(Reuters) - A black man who died a week after being arrested by white police officers in Baltimore had been detained without incident for having a switchblade knife, the Baltimore Sun reported on Monday.
Freddie Gray, 27, suffered a medical emergency while being taken to a police station and was hospitalized, the newspaper said, citing documents filed in Baltimore City District Court.
He died on Sunday. A lawyer for the Gray family, William Murphy Jr., said his spine was 80 percent severed at the neck while in police custody.
Gray's death followed the killings of unarmed black men by white police officers in the United States. The deaths have raised a outcry over the treatment of minorities by law enforcement.
The court documents provide the first account of Gray's arrest, which sparked outrage in Baltimore, a largely African American city.
Gray was stopped because he "fled unprovoked upon noticing police presence," the filings said, according to the Sun.
When he was apprehended, officers found a knife clipped to the inside of his front pants pocket. "The defendant was arrested without force or incident," the newspaper quoted the documents as saying. The filings were not immediately available.
Gray lapsed into a coma, was resuscitated, had surgery on Monday then "clung to life for seven days," Murphy said in a statement.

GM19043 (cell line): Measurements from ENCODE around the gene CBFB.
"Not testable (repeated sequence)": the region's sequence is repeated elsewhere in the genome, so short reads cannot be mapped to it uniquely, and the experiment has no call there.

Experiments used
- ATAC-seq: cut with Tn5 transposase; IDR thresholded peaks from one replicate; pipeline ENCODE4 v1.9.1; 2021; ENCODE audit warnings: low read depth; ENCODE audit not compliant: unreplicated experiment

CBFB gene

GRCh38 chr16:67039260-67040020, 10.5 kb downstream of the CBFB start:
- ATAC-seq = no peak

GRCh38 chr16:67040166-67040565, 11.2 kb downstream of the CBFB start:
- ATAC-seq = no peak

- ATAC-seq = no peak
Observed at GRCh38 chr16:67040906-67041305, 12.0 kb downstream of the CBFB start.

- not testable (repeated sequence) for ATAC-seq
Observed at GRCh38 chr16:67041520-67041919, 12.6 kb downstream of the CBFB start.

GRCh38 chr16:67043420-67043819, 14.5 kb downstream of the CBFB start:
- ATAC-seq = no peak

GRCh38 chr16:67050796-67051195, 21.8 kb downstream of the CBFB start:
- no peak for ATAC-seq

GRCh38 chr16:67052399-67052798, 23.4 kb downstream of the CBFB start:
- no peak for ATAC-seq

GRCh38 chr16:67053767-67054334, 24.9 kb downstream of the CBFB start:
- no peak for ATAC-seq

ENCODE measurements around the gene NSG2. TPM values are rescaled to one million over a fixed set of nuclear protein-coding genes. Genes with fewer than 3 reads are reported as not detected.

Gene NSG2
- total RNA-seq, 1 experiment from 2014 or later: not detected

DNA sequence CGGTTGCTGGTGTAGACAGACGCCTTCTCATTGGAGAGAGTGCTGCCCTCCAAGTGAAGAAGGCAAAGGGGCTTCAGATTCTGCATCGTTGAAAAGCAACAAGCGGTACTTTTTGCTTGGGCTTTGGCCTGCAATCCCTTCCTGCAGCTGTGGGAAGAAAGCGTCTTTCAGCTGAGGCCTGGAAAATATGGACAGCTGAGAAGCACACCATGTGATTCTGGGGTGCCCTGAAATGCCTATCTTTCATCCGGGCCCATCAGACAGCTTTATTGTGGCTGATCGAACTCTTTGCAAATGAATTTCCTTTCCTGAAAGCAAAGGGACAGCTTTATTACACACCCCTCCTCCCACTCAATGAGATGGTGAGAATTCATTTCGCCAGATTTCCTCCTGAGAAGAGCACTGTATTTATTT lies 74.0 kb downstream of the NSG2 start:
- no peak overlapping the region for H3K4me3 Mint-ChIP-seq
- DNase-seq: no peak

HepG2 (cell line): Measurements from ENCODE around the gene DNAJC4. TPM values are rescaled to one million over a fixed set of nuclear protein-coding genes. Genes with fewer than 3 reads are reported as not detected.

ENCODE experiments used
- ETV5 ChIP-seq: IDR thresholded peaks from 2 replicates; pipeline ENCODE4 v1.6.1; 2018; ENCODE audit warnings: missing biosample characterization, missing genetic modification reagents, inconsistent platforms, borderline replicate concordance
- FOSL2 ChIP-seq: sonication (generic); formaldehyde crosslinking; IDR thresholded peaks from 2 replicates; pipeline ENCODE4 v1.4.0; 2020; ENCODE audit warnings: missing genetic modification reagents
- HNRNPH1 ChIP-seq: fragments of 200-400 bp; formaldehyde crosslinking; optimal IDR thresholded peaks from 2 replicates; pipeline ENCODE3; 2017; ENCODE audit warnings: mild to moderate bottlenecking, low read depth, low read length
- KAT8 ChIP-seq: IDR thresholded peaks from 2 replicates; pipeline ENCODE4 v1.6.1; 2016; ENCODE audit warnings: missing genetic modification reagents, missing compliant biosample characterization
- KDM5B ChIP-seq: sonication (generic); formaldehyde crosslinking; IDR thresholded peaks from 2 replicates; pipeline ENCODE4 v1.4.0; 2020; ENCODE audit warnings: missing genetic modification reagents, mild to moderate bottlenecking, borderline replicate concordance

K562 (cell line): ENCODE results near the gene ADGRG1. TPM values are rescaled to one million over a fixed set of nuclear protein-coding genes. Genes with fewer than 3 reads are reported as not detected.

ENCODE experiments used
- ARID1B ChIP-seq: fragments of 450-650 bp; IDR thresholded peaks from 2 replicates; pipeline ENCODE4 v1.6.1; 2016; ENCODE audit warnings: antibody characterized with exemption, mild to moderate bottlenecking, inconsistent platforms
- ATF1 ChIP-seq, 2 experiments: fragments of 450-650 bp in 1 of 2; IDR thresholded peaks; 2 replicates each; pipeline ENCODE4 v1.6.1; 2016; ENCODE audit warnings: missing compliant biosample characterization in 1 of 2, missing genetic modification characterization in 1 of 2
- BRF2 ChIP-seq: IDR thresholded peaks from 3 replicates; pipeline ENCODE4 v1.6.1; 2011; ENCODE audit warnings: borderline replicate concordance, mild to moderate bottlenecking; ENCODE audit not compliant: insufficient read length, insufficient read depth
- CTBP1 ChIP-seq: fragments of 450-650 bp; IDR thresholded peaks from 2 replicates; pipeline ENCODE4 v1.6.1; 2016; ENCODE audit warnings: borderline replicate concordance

Baltimore police did not comment on that statement or release details of Gray's medical condition.
Deputy Police Commissioner Jerry Rodriguez said police had no evidence of a dispute that would have resulted in the death.
A video taken by a bystander showed officers dragging Gray into a van.
A few dozen demonstrators gathered outside city hall Monday in a protest organized by the leftist Peoples Power Assembly, according to a WMAR television, an ABC affiliate.
"If we stay calm at a time like this there is something wrong with us," one man said. Protesters carried signs that said "Freddie Gray Justice" and "No Justice No Peace."
The U.S. Justice Department is conducting a separate review of complaints about Baltimore police, at the request of Police Commissioner Anthony Batts. His request followed a Baltimore Sun investigation that found the city had paid almost $6 million since 2011 to settle more than 100 lawsuits alleging police brutality and other misconduct.
(Reporting by Ian Simpson; Editing by Doina Chiacu)